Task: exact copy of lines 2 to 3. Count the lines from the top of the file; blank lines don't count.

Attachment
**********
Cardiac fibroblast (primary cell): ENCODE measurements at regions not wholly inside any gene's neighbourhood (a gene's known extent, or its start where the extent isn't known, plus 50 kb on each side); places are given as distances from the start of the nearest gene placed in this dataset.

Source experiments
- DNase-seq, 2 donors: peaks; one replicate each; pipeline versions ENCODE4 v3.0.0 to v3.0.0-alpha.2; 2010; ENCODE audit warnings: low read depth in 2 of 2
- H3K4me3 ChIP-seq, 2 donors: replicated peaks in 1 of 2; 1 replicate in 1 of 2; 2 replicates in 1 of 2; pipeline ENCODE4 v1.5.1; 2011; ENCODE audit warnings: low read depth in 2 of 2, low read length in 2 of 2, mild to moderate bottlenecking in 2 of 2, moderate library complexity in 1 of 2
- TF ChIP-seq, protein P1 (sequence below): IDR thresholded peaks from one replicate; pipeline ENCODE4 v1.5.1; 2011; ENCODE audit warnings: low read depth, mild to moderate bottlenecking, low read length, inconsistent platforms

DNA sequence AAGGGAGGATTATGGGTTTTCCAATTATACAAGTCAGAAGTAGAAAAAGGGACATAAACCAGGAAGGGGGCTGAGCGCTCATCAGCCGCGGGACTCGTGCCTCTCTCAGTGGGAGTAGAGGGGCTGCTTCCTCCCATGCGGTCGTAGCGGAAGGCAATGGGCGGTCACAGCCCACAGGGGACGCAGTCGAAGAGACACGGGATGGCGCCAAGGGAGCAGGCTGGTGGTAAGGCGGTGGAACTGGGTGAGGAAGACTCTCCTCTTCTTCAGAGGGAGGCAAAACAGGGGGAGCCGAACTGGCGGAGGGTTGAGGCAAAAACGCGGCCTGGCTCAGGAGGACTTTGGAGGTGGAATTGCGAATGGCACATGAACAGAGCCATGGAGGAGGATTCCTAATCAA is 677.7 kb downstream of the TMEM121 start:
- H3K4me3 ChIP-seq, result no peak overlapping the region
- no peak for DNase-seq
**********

Source experiments
- DNase-seq, 2 donors: peaks; one replicate each; pipeline versions ENCODE4 v3.0.0 to v3.0.0-alpha.2; 2010; ENCODE audit warnings: low read depth in 2 of 2